What is Aikido?
The word Aikido (eye-kee-doh) can be broken down into three parts:
AI = HarmonyKI = Universal EnergyDO = WaySo, it can be translated as the way to harmony with the universe, or the way to become one with the universe.
The founder of Aikido, Morihei Ueshiba (1883-1969), also known as O-Sensei (Grand Master), was skilled in many martial arts.It was following World War II that Aikido began to attract many students, including Koichi Tohei, who would become chief instructor of the Tokyo dojo.He was later chosen to introduce Aikido to the west, visiting the island of Maui in 1953.
Following O-Sensei’s death, there was a split in the organization, which led Tohei Sensei to found Ki Society International (Ki No Kenkyukai) in 1971 and Shin Shin Toitsu Aikido (Aikido with mind and body coordination, also known as Ki-Aikido) in 1974.
“The body has limits, the mind does not. It is fine to train your body, but you should not stop there. You must train your mind. The body ages but the mind does not.”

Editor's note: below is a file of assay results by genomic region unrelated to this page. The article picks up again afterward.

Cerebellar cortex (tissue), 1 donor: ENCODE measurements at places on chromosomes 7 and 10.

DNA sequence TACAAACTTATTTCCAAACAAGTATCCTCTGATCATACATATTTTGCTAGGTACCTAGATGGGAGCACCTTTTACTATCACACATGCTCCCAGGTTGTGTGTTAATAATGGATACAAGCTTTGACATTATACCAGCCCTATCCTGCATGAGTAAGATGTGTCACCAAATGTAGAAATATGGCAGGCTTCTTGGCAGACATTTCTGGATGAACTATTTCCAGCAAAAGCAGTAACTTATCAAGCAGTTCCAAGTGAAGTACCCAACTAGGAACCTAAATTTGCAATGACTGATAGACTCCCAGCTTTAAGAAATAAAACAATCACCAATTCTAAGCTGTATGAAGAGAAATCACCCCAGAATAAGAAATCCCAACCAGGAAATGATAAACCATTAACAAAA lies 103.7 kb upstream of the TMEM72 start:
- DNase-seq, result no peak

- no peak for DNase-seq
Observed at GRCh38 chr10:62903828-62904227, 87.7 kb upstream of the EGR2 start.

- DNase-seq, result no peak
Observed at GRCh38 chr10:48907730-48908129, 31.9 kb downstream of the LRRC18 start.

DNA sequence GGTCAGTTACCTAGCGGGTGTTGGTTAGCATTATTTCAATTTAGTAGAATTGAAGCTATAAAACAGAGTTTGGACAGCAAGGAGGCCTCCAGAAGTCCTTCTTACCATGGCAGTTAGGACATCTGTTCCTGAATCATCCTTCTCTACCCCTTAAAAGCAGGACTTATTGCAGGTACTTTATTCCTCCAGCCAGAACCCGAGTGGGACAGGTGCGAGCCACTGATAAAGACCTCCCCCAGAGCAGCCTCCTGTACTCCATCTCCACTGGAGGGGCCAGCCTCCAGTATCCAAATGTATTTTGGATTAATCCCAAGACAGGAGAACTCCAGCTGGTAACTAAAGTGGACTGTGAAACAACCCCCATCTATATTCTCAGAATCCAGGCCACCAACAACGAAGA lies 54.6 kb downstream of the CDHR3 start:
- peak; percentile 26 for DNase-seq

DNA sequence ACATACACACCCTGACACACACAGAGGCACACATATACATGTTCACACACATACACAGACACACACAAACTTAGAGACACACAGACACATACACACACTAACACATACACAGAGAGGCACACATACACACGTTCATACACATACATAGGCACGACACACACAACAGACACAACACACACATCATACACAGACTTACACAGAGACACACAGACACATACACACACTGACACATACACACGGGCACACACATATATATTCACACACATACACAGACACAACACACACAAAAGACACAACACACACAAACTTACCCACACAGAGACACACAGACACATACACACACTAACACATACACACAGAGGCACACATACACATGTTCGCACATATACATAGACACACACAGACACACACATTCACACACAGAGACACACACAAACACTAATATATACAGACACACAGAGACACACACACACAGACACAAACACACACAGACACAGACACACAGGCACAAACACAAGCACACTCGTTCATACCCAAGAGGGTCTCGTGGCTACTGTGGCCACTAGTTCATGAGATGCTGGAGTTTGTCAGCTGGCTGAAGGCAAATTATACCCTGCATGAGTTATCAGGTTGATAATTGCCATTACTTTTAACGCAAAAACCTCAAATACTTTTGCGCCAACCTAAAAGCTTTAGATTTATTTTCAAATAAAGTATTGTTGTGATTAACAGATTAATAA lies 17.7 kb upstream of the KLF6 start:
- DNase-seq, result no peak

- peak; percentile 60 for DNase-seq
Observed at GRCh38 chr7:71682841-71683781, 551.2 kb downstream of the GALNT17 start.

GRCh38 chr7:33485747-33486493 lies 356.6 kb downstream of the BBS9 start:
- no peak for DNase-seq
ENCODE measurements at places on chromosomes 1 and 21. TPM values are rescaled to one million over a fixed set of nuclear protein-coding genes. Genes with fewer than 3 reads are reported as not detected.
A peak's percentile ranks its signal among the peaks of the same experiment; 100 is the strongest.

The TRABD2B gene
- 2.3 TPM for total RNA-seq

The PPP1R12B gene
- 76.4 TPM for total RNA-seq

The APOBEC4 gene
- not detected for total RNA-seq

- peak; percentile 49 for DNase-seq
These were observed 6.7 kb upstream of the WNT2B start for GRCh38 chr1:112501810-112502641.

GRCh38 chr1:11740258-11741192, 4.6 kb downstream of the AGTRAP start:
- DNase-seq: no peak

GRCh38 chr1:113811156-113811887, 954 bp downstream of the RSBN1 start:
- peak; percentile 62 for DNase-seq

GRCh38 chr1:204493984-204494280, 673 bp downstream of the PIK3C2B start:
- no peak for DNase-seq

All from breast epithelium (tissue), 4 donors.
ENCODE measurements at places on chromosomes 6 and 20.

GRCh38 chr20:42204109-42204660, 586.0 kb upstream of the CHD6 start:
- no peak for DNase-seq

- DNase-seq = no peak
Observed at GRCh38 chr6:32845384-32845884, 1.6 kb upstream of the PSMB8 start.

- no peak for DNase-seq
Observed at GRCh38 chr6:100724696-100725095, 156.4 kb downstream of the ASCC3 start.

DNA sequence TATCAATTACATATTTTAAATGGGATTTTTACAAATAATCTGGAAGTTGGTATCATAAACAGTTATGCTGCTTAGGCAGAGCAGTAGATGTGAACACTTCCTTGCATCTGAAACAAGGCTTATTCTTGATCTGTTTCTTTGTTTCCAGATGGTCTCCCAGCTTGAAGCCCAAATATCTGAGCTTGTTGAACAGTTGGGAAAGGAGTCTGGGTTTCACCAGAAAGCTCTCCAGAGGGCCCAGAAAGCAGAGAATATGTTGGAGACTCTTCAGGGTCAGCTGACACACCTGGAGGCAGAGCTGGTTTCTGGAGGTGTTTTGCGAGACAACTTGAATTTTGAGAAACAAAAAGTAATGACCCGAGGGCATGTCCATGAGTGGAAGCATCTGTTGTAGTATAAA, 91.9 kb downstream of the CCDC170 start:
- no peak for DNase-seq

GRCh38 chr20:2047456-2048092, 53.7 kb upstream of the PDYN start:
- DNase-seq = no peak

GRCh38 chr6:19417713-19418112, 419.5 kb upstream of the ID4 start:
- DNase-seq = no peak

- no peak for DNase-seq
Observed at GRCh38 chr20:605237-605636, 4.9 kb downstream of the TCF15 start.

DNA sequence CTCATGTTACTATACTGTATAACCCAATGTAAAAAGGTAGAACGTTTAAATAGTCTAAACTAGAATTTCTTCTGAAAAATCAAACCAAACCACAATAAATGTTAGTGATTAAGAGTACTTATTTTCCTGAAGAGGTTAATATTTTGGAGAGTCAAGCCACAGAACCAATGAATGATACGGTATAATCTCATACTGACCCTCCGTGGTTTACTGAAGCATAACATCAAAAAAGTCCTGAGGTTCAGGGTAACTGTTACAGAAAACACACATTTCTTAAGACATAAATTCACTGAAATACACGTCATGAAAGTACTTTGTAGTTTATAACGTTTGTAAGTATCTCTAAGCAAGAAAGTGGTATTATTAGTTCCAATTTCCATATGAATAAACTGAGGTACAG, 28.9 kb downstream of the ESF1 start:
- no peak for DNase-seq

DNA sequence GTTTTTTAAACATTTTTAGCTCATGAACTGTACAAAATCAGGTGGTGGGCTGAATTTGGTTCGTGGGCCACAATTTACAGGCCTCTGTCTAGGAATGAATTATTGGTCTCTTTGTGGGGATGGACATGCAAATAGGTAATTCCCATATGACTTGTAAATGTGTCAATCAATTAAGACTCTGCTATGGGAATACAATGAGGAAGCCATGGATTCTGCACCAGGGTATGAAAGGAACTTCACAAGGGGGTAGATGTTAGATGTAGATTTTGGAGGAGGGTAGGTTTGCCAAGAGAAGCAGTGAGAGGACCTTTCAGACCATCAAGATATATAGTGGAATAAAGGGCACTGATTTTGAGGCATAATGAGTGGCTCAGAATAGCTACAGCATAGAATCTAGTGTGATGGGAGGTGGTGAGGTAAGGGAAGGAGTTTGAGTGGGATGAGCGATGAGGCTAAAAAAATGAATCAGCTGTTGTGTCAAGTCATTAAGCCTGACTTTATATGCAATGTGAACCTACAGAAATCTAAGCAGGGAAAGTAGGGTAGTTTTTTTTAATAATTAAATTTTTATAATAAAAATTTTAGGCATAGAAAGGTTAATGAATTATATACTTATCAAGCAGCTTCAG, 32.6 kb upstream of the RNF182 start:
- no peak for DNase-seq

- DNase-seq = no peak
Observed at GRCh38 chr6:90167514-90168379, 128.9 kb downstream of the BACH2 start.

– Tohei Sensei
The Four Principles
Tohei Sensei developed a system of teaching Ki to Western students based on Four Principles:
1) Keep One Point
2) Relax Completely
3) Keep Weight Underside
4) Extend Ki
“Softness means the opposite of rigidity, and is synonymous with suppleness, adaptability, endurance. Anyone who has seen a Tai ch’i or Aikido master doing ‘not doing’ will know how powerful this softness is.”
– Stephen Mitchell
(Foreword to his translation of Tao te Ching)
The first and fourth are principles of the mind. The second and third are principles of the body. These terms become a common language among students.
Aikido techniques or arts do not rely on strength, but rather blend or join with an attacker’s energy. This is achieved through KI development.
Without KI development, martial art techniques are simply physical movements, often performed with brute strength rather than grace and fluidity. Mind and body coordination, through KI development, creates strength through relaxation. This is why people of varying ages and physical builds are able to be successful at Aikido. Students will also be taught how to fall and roll safely.
There are approximately 150 Aikido arts, plus 30 taigi (forms) involving single and multiple persons and weapons. Aikido students also train with Bokken (wooden sword) and Jo (staff).
Training Requirements: An open mind, patience, plenty of questions and a good sense of humor.